There has been tremendous economic growth in the industrial age, with improvements across indicators such as life expectancy, population, per capita income and reduced poverty. However, unchecked economic growth has come at a huge cost of natural ecosystems and the climate. While an increasing number of sectors are looking at measures to cut down their emissions now, Yes Bank for long has been focusing on the environment under its ESG commitments.
“We have undertaken a target to achieve net zero emissions from the operations by the year 2030. The target applies to the bank’s Scope 1 and Scope 2 emissions. We disclose our Scope 1, Scope 2, and Scope 3 emissions annually,” says Niranjan Banodkar, Chief Financial Officer & Head Sustainable Finance, Yes Bank. 
The initiatives undertaken by Yes Bank include sourcing renewable energy, reducing financed emissions, adopting Taskforce on Climate related Disclosures (TCFD), among many others. As a first step towards achieving its net zero target, the bank has switched to sourcing renewable energy to power its headquarters, Yes Bank House (YBH) in Santa Cruz, Mumbai, from January 1.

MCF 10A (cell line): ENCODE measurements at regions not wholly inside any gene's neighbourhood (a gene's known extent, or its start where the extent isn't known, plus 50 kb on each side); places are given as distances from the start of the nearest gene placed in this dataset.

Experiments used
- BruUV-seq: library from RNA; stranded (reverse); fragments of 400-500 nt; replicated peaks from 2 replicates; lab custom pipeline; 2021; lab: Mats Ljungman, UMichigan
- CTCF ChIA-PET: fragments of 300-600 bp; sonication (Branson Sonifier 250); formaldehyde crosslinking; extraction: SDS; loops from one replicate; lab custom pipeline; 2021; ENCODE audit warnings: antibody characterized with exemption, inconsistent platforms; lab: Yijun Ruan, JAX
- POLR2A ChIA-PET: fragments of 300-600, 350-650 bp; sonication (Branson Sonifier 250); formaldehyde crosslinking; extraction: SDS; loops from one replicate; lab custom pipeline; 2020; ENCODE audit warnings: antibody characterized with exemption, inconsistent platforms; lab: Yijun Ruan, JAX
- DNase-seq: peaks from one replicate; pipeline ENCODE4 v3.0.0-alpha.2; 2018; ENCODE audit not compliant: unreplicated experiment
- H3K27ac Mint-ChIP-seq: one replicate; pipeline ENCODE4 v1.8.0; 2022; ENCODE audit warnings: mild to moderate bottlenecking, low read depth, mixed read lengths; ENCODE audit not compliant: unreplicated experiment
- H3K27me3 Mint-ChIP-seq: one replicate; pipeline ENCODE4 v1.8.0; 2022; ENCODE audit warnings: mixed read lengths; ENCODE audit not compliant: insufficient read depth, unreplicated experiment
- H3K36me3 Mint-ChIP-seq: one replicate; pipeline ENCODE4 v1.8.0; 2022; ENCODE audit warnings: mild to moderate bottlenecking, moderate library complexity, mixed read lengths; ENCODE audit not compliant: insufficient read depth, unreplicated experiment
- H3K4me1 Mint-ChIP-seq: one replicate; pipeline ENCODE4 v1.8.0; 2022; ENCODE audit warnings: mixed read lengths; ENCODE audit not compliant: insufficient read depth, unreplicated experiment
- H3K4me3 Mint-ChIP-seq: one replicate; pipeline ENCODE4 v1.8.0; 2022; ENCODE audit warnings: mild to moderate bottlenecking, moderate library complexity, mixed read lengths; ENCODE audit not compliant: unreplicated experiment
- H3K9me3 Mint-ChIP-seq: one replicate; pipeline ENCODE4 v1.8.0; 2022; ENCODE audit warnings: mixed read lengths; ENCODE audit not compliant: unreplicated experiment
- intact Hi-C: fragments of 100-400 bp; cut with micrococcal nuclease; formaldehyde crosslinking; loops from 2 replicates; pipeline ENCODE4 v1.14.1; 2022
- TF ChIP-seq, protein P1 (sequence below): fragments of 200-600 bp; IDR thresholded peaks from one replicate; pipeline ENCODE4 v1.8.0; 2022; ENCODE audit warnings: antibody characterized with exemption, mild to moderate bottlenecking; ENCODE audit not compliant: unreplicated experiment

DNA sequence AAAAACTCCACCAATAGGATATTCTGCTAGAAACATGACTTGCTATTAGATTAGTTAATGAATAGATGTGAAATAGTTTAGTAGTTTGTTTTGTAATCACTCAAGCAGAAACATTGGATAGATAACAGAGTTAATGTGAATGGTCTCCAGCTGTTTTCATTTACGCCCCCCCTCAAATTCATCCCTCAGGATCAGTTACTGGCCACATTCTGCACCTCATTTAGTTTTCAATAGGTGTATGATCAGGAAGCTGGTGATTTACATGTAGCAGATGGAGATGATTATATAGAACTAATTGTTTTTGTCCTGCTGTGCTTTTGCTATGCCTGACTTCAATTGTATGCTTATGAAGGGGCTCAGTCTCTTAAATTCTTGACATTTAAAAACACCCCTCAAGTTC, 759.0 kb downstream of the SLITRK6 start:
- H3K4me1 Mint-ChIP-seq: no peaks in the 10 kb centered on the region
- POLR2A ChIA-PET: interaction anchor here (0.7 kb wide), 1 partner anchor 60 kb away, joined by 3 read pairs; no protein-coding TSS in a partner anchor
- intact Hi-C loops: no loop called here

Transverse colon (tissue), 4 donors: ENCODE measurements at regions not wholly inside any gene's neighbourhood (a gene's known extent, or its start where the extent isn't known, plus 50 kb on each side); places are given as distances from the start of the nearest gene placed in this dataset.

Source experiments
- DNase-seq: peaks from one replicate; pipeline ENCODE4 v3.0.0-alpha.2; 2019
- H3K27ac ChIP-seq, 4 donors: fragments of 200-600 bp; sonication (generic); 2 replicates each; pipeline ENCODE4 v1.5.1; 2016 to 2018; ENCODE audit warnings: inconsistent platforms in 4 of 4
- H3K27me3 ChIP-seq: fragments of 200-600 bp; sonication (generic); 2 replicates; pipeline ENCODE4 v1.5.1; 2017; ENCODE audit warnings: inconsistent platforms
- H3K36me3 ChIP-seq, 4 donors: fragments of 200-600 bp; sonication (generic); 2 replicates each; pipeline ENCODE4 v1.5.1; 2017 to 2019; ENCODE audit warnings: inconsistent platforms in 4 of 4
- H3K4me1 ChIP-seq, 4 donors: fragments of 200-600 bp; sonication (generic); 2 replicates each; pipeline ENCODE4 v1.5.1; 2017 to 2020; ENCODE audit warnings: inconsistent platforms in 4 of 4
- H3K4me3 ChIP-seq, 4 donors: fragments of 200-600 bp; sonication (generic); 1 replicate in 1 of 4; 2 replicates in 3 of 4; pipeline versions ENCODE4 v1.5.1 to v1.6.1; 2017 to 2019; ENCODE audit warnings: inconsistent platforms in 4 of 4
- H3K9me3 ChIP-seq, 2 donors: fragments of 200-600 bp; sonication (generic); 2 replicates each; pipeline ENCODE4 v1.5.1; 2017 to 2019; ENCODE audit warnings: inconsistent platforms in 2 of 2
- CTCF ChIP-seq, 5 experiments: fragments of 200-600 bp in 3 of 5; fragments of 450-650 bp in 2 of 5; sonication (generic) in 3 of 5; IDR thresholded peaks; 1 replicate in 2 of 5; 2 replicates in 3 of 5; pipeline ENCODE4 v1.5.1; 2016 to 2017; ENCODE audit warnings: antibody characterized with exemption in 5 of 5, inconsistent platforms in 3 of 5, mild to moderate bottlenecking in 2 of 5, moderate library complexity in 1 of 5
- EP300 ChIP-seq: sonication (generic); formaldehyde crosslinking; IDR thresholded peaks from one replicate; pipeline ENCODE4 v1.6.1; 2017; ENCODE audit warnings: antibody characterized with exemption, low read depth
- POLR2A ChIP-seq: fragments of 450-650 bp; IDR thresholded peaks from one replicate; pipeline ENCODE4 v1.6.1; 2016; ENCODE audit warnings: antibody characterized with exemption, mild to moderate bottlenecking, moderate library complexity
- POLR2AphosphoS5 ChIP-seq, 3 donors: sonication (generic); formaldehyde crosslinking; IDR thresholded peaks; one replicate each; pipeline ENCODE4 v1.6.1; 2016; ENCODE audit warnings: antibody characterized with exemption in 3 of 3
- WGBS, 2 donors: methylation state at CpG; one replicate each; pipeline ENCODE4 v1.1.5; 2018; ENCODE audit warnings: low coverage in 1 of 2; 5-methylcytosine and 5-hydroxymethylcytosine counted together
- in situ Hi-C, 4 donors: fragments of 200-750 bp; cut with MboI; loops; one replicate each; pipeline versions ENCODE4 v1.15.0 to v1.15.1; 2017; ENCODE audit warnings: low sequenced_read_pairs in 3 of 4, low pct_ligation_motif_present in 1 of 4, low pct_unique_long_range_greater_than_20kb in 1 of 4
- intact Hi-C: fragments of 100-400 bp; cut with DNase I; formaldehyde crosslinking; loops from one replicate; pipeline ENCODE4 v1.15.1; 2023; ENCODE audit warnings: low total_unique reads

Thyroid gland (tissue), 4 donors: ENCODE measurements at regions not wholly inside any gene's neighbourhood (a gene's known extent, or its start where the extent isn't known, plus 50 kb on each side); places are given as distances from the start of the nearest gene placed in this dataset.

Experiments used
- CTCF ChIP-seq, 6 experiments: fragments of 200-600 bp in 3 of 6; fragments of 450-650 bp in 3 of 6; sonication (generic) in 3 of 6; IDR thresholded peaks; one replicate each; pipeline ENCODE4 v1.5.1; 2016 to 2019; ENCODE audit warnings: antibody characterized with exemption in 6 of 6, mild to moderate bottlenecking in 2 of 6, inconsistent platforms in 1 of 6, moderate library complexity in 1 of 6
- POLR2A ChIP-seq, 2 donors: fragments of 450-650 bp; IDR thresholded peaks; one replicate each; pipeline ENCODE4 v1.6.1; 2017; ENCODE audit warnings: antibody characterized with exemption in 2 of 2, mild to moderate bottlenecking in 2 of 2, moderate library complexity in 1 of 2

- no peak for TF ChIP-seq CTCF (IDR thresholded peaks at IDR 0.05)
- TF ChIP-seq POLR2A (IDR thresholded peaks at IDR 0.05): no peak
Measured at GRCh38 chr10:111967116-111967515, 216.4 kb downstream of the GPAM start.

Switching YBH to renewable energy has resulted in eliminating a significant portion (approximately 1,105 tCO2e) of the bank’s Scope 2 emissions in FY 2021-22. Yes Bank has adopted an Environment and Social Policy (ESP), which provides a structured approach toward responsible lending. Through this policy, the lender integrates environmental and social risks into its overall credit risk assessment framework.
Yes Bank being the only Indian bank to measure and report its financed emissions (Category 15 Scope 3 emissions) of its electricity generation sector exposure (project finance and corporate loans), it is in the process of developing carbon intensity targets to align with the global 1.5-degree decarbonisation pathways. “We strive to align our business to the Paris Climate Agreement’s goal of limiting global temperature rise to 1.5 degrees Celsius. We also recognise climate risk as a significant risk and TCFD recommendations for adoption of best practices around managing and disclosing climate risk. We also continue to build capacities toward climate risk measurement and mitigation,” says Banodkar.
In addition, the bank has recognised the importance of mobilising climate finance to support climate-aligned sectors such as renewable energy. “We were the first to issue a green bond in India in February 2015 and since then have raised Rs 1,645 crore ($260 million), through three green bonds for channelising finance towards India’s renewable energy sector. In FY 2021-22, the bank made available Rs 1,769 crore of financing solutions for renewable energy projects totalling about 562 MW,” adds Banodkar.
A signatory to the UNEP FI Commitment to Climate Action, Yes Bank is the only Indian bank to be a member of Science Based Targets Initiative’s Expert Advisory Group and is committed to develop emission reduction targets.

This content was originally published here.


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